Quality of Care Measures for Women During Pregnancy, Labor and Delivery

The Department of Obstetrics and Gynecology at Cedars-Sinai is dedicated to providing high quality patient care . A variety of measures of quality of care are monitored continuously at Cedars-Sinai.

These measures include:

Safe and Effective Care Given During Labor and Delivery

More than 6,000 deliveries are performed at Cedars-Sinai Medical Center annually.

When a woman delivers a baby vaginally there are fewer possible complications for both mother and child. In some circumstances, it is necessary to intervene with surgery by delivering the baby using a cesarean section.

If this occurs during a woman's first pregnancy, it is considered a primary cesarean delivery, and it puts the woman at increased risk for complications in future pregnancies (such as repeat cesarean delivery). Hence, a quality goal is to have a low percentage of first births by cesarean section (low primary cesarean rate).

Sometimes during labor and delivery, the obstetrician will do a surgical procedure called an episiotomy. The obstetrician makes an incision to widen the vaginal opening to make it easier for the baby's head to come through. At Cedars-Sinai, the goal is to have a low rate of episiotomies because they can increase the risk of nearby tissue tearing (third or fourth degree lacerations). Low percentages of these types of lacerations are an indicator of quality of care as the tearing can increase the risk of complications.
 

Quality Measures for Delivery CareCedars-Sinai 2013Nationally
Number of women having their first cesarean section among all women who did not have a prior cesarean section (primary cesarean rate).*25.7%23.6%1
Total number of women having a cesarean (either a primary or a repeat cesarean)34.7%32.8%2
Percentage of women who successfully deliver vaginally after having once had a cesarean (VBAC)13.0%9.2%2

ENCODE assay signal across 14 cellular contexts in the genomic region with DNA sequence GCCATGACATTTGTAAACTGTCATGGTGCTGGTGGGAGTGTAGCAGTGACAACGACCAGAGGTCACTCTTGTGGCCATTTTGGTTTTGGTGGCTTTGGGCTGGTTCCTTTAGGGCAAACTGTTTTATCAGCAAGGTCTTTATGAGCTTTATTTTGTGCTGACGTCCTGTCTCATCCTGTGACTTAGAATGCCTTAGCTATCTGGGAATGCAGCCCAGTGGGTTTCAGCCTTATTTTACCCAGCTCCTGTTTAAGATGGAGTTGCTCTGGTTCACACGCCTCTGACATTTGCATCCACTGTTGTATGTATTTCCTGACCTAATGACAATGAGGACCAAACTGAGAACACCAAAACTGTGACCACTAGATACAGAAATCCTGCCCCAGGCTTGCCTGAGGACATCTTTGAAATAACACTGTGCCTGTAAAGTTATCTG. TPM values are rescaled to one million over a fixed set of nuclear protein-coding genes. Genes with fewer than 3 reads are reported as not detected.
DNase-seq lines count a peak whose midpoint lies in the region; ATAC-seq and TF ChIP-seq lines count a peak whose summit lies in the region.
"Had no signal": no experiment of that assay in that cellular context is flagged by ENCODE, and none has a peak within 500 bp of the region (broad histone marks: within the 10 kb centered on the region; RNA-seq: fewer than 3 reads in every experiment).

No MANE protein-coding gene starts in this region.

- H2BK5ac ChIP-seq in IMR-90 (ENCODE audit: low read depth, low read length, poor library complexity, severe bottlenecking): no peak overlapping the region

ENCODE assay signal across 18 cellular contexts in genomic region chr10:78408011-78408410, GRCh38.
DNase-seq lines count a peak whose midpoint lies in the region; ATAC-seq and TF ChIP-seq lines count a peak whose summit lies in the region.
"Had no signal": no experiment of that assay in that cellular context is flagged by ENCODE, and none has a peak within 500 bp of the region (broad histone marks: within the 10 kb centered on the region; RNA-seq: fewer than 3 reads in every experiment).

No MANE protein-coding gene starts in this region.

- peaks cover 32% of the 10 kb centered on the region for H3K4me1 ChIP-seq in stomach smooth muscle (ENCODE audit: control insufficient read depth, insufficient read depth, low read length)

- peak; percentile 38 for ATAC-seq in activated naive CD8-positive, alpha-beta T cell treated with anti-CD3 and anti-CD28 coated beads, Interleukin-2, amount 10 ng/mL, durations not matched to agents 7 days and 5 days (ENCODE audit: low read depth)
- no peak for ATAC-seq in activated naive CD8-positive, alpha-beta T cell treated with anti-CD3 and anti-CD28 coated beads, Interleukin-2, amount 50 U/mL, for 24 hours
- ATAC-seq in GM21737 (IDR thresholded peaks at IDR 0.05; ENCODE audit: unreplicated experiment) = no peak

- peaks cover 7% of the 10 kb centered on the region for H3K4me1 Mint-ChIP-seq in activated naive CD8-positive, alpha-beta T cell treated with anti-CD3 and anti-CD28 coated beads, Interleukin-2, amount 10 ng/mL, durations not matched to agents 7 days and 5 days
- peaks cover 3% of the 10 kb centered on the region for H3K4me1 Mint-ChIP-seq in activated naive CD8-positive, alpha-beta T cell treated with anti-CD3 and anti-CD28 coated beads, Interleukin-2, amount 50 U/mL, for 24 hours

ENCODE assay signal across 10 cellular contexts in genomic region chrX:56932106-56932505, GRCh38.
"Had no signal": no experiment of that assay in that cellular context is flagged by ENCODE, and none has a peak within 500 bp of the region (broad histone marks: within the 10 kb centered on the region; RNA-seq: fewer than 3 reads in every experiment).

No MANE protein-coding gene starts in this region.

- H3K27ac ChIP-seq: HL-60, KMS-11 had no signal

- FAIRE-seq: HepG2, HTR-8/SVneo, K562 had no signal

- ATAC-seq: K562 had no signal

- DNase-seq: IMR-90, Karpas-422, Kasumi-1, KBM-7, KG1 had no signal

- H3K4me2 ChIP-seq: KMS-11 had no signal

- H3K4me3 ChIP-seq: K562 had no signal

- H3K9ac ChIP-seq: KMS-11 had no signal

Percentage of women who have an episiotomy during delivery.
A low number is better than a higher one.
2.3%30-35%3
Percentage of women who have a severe vaginal or rectal laceration (tear). These are known as third or fourth degree lacerations.2.7%3.25%
Percentage of women who deliver premature babies (after 24 to 34 weeks of pregnancy), who were given steroids before the birth to improve the outcomes for the infant.  
A high percentage is better than a lower one.
94.8%73.6%4
Percentage of women who have elective deliveries before 39 weeks.
A low number is better than a higher one.
2.4%4.6%5


1Source:  Martin JA, Hamilton BE, Ventura SJ, et al. Births: Final data for 2010. National vital statistics reports; vol 61 no 1. Hyattsville, MD: National Center for Health Statistics. 2012.
 
2 The Childbirth Connection. Rates for Total Cesarean Section, Primary Cesarean Section, and Vaginal Birth After Cesarean (VBAC), United States, 1989- 2010

3Source:  Hartmann K, Viswanathan M, Palmieri R, Gartlehner G, Thorp J, Lohr KN. Outcomes of Routine Episiotomy: A Systematic Review. JAMA. 2005;293(17):2141-2148. doi:10.1001/jama.293.17.2141 

4Source:. Improving America’s Hospitals: The Joint Commission’s Annual Report on Quality and Safety 2012 (pg 33)

5Source:. The Leapfrog Group

Pain Management During Labor

Fear of a painful labor and delivery can cause some women anxiety about giving birth. In managing labor pain, an obstetrician has to weigh the benefits of less pain and anxiety during labor with the effects of the various pain management options on the mother and the infant.